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It's not all bleak, unless you're Cathy

There's a sense of optimism in the fight against homelessness.
However, for those alrady trapped in temporary accommodation the situation remains bleak. Welcome to the anniversary of a drama that detonated tha nation's social conscience.

Forty years on from the broadcast of Cathy Come Home, the world of housing, together with its dark underbelly of homelessness, has changed beyond recognition. For one thing it has got worse – but today homeless parents can at least keep the kids. The Government has invoked the drama as a banner for its successes. Figures released in September showed that new cases of households accepted as homeless had dropped to their lowest levels since the early 1980s. Just under 19,500 cases were recorded up to June this year, 30 per cent lower than the same time in 2005, and the largest percentage drop ever recorded according to the DCLG. The drop continued a downward trend that began in early 2004.

Meanwhile, the figures for households living in temporary accommodation had fallen by seven per cent between January and June to a level of 93,910. The statistics also showed that on any given night, there were only around 500 people sleeping rough in England. Housing minister Yvette Cooper welcomed these figures: “We’ve made great progress in preventing and tackling homelessness with numbers falling to a 23 year low. As we approach the 40th anniversary of Cathy Come Home, this Government has introduced a safety net which is amongst the strongest in the world and provides protection for families with hildren like Cathy.”

Though real, and welcomed by campaigning groups such as Shelter and risis, such gains are nevertheless still wamped by the scale of homelessness. "Any drop in new cases of homelessness is to be welcomed,” said Shelter’s chief executive Adam Sampson. “However, despite the drop, the scale of the housing crisis remains virtually unchanged with almost 100,000 homeless people and families currently trapped in temporary accommodation – more than double the number in 1997. Across Britain, more than 130,000 homeless children are having their health, education and future chances ruined by the lack of a safe, permanent home.”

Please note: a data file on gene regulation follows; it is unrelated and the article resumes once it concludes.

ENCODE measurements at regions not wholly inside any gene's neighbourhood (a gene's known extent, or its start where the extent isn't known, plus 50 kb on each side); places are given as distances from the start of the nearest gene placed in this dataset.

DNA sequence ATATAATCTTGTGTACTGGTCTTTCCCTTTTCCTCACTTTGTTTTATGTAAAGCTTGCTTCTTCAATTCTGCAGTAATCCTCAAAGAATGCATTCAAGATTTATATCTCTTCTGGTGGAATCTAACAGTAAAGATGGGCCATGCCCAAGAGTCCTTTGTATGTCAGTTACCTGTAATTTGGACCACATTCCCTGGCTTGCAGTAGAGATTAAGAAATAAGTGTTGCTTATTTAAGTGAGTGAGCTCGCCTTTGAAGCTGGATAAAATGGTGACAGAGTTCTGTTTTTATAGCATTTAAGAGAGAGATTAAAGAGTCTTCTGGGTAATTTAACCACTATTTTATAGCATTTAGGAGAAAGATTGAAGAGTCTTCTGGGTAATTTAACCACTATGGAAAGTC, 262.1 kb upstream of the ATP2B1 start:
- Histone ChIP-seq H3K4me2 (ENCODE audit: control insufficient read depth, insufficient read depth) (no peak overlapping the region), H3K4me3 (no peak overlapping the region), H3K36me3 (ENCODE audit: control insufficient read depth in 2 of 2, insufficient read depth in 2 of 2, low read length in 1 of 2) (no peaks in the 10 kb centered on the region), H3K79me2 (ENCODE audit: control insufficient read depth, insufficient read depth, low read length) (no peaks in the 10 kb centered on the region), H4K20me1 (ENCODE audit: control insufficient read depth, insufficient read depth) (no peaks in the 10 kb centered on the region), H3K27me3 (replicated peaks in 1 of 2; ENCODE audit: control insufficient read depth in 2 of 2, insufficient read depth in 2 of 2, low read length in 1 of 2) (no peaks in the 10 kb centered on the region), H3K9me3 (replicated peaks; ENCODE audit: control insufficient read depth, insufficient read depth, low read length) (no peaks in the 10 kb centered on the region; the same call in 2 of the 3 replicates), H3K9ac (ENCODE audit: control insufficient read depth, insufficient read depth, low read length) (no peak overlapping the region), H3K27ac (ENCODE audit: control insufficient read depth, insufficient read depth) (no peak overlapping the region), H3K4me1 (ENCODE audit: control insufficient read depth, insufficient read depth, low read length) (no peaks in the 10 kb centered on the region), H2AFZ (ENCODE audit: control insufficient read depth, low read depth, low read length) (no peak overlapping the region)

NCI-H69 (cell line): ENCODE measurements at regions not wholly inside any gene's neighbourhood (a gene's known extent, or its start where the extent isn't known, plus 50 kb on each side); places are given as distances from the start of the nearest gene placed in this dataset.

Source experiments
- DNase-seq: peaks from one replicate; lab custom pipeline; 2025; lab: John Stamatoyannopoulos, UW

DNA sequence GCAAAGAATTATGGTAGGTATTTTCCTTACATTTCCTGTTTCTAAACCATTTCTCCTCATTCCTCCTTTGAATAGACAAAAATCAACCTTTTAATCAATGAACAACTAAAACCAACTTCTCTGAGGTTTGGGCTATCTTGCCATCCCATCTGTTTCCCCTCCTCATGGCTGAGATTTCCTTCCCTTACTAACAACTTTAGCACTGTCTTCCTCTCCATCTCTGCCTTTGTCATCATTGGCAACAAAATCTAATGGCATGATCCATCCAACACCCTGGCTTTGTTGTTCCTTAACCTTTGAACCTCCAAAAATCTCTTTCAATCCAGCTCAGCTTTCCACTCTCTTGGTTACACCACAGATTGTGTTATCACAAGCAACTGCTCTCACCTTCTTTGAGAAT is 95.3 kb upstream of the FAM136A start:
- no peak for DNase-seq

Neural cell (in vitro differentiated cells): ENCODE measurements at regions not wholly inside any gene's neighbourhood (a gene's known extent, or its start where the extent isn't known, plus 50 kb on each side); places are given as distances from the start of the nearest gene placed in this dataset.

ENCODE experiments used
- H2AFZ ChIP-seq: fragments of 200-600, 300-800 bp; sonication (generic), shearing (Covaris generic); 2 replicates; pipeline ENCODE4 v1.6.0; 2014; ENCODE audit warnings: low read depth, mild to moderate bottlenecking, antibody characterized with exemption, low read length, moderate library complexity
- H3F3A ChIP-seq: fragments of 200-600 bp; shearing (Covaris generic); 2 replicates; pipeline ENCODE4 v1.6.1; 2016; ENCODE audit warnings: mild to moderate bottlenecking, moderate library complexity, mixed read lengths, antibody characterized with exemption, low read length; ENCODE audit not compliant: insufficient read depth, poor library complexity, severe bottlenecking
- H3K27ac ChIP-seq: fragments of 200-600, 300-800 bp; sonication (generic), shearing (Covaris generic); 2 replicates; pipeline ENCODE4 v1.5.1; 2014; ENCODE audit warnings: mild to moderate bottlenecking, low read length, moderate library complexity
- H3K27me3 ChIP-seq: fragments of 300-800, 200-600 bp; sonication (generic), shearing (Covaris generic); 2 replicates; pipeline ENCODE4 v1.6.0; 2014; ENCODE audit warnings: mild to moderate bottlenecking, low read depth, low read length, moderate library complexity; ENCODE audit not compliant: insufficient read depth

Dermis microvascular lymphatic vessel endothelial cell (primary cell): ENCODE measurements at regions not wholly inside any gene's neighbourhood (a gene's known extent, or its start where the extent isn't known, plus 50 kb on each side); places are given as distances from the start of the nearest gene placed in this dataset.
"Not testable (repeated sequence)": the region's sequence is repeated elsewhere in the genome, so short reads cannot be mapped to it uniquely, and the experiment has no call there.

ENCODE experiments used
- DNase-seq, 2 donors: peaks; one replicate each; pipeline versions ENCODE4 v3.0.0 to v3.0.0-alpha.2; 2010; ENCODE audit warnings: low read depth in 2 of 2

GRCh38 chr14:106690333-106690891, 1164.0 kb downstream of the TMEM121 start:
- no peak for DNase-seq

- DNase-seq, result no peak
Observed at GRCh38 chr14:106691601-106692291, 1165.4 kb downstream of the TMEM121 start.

According to Shelter, over 260,000 households are stuck on waiting lists for family-sized homes. Over a million homes in Britain are unfit for human ihabitation, but some 90 per cent are occupied. Furthermore, the number of households living in temporary accommodation in 1976 was a ‘mere’ ,700. The latest figure of 93,910 that so excited Cooper is roughly double the number recorded in 1997, when the New Labour Government promised ‘things can only get better’. In that respect, there is a certain tragic irony in the reference to Cathy.

Meanwhile, for the modern-day families stuck in the limbo of temporary accommodation, or those struggling to make ends meet, while languishing on waiting lists for social housing, the situation is as bleak as it ever was – and the self-congratulation of ministers must seem a hollow exercise in political spin. More appropriate is a comment from Sampson: “So much has changed in the last 40 years but, tragically, Cathy has much less chance of coming home than she would have done back then. With more than one million children in bad housing it is a national scandal that even more families are suffering the kind of long-term damage and insecurity witnessed in that heartbreaking film about homelessness.”